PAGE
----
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Sun’aq Tribe of Kodiak trains to rescue entangled marine mammals

Sea lions on the floating dock near St. Herman Harbor on Near Island, May 28, 2023. (Courtesy of Matt Van Daele)
Sea lions on the floating dock near St. Herman Harbor on Near Island, May 28, 2023. (Courtesy of Matt Van Daele)

While most residents were celebrating CrabFest last month, a few Kodiak residents were out saving marine mammals. The Sun’aq Tribe of Kodiak and the National Oceanic and Atmospheric Administration rescued an entangled sea lion pup as part of training to rescue even more animals.

The Sun’aq Tribe of Kodiak is the archipelago’s main entity for responding to stranded marine mammals. Now, they’re working towards certification to respond to entangled animals as well.

Matt Van Daele is the tribe’s natural resources director. He said the certification would mean they could respond to injured marine mammals much faster than waiting for dispatched staff from NOAA.

“Right now, we have to wait for the team in Juneau to mobilize, get all the way across the Gulf of Alaska, come here, and help us out with these things,” he said. “If we’re able to get the certification and training, we’ll be able to do it ourselves.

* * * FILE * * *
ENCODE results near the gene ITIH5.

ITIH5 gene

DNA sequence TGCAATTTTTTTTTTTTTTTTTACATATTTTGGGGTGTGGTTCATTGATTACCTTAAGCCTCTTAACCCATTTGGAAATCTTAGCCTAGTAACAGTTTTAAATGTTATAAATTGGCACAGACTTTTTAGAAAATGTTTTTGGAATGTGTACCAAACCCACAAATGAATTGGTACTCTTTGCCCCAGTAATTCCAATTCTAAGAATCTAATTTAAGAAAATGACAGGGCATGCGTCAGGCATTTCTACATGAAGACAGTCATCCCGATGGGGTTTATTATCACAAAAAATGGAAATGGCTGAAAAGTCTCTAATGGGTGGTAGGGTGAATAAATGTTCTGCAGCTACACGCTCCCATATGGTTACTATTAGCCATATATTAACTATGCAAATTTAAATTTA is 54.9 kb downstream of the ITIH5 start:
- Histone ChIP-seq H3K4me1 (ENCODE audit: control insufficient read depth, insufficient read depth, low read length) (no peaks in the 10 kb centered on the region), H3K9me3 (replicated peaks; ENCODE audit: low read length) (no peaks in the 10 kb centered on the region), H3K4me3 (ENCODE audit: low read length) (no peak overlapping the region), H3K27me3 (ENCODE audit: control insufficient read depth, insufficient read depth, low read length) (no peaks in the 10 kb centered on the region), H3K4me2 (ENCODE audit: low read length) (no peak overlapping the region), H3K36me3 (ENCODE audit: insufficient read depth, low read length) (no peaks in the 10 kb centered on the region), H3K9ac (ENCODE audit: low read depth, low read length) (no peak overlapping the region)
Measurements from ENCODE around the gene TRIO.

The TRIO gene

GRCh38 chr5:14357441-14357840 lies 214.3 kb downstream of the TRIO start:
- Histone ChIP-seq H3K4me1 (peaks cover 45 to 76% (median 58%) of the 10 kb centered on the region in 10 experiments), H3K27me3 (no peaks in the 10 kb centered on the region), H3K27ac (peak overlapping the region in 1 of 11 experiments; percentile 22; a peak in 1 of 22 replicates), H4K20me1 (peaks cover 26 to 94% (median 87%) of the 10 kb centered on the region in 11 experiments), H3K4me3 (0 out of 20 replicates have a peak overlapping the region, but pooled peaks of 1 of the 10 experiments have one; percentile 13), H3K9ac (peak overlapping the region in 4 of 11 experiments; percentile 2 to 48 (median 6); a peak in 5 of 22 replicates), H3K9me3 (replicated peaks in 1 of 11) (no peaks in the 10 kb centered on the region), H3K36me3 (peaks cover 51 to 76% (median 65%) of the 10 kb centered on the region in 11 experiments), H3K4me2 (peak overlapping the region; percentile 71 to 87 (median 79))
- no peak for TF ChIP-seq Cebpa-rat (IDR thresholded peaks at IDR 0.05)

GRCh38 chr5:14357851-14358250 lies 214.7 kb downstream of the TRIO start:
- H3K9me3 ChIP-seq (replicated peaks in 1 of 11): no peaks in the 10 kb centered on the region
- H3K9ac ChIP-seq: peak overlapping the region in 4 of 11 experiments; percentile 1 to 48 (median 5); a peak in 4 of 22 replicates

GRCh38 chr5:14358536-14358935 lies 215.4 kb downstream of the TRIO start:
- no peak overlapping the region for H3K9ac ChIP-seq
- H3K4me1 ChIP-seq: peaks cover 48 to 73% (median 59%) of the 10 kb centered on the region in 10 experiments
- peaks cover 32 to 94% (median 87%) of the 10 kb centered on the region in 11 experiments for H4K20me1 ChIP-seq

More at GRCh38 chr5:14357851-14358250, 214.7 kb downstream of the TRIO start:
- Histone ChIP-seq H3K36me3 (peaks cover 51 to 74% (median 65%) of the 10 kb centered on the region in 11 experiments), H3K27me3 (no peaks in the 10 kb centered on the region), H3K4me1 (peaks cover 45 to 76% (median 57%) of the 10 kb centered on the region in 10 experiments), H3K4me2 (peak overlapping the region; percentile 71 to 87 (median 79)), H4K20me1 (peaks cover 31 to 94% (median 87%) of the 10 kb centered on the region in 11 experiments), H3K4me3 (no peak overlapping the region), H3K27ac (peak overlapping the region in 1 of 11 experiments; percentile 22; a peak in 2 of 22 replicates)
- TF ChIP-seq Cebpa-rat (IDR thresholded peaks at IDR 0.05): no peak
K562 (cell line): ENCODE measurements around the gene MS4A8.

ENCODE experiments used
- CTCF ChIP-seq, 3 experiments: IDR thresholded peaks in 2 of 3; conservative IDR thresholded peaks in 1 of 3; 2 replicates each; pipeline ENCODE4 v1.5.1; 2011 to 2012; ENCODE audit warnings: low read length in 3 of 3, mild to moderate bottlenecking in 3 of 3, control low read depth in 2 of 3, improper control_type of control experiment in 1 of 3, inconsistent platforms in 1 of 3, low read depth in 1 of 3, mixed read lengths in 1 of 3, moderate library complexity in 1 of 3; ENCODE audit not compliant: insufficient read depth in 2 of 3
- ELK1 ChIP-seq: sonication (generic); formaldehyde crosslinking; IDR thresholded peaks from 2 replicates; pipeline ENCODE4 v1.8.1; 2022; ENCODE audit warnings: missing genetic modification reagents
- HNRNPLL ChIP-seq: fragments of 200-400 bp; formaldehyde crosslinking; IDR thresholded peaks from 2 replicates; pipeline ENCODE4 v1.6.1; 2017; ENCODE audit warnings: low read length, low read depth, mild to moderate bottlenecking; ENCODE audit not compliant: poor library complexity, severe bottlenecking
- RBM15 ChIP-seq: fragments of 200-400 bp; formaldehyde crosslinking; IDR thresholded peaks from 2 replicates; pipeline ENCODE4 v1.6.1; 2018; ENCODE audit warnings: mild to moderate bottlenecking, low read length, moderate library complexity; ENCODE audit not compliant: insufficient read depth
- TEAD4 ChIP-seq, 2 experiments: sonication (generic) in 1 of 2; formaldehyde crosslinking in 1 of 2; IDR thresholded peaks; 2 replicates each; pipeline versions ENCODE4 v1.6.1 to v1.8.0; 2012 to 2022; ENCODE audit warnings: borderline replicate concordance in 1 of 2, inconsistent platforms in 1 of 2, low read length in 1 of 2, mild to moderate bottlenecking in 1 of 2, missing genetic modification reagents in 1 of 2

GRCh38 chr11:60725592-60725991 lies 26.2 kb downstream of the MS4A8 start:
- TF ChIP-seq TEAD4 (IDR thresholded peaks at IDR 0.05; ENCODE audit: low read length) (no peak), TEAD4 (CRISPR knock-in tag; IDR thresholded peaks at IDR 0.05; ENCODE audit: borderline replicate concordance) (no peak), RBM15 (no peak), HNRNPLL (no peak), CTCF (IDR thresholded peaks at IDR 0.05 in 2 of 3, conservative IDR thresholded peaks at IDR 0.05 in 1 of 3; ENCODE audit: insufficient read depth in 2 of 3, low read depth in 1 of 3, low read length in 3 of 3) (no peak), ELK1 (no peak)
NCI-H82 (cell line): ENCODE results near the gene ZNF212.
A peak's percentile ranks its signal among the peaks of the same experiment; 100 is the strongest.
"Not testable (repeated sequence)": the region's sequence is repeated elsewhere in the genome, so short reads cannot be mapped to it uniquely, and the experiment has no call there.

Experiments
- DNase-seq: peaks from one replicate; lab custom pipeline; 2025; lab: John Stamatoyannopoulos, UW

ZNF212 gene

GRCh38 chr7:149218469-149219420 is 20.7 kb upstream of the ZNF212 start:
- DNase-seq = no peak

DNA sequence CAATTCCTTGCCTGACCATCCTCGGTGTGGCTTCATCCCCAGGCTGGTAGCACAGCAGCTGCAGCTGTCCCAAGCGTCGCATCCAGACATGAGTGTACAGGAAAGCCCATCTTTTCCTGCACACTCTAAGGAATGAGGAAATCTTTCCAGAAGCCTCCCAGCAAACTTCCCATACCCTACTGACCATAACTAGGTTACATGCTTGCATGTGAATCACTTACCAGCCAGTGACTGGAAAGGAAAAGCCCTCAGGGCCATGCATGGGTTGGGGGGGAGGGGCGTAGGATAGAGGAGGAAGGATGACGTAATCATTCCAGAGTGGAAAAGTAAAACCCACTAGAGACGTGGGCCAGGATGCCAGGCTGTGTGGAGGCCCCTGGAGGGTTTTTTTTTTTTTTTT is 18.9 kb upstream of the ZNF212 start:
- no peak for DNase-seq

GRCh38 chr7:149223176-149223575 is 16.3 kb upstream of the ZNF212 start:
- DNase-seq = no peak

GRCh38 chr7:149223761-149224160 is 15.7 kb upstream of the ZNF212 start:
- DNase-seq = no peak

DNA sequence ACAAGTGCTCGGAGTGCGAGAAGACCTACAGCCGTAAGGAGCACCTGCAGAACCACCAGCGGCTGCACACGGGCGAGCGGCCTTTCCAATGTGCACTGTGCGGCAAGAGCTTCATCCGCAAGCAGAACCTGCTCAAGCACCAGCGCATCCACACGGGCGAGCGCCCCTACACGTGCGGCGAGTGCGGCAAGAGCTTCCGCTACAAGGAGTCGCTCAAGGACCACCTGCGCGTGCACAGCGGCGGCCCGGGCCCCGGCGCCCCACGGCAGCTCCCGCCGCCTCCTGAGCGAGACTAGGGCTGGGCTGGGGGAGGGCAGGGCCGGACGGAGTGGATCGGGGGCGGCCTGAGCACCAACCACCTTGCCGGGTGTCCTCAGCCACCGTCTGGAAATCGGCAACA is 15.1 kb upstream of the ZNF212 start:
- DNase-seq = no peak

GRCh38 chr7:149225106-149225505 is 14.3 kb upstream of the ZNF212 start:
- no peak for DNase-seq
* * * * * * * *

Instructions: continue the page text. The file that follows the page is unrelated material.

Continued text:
The sea lion pup they rescued over Memorial Day Weekend was found on the floating dock near St. Herman Harbor. It was the team’s first successful entanglement rescue.

Van Daele said sea lions sometimes play with marine debris, but can get seriously hurt in the process. He said this pup was about a year old with some sail twine caught around her neck.

“It wasn’t just floating in the water like a string, it was actually a closed loop and it was already cutting,” Van Daele said. “It had cut through her skin, through her fat layer, and was already cutting into the muscle. So, if we had not intervened, she probably would have perished within four to six months.”

Saving entangled mammals is a long process. They have to carefully approach injured animals, watch for predators, and use tranquilizer darts, all before they even get to surgery. Once the operation is complete, crews administer a reversal to the tranquilizer and monitor the animal until it’s fully alert again.

The sea lion pup isn’t the only entangled animal out there. Van Daele says they found that pup while out searching for three other animals that were reported to have entanglement injuries.

“We’ve been getting consistent reports throughout the spring that these three animals had entanglement injuries, but of course, when everybody showed up to give us our training, they were nowhere to be found,” he said. “And so the last day that we ended up finding this pup instead that nobody had seen yet. So we know that there are a lot more out there that we’re not even aware of.”

The Sun’aq Tribe’s team will have their next training session later this summer. Entangled, injured, or stranded animals can be reported to NOAA by calling the Alaska Marine Mammal Stranding Network’s 24-hour Hotline at 877-925-7773.

Editor’s Note: A previous version of this story listed NOAA’s hotline for the West Coast region; it has since been corrected to list the hotline in Alaska.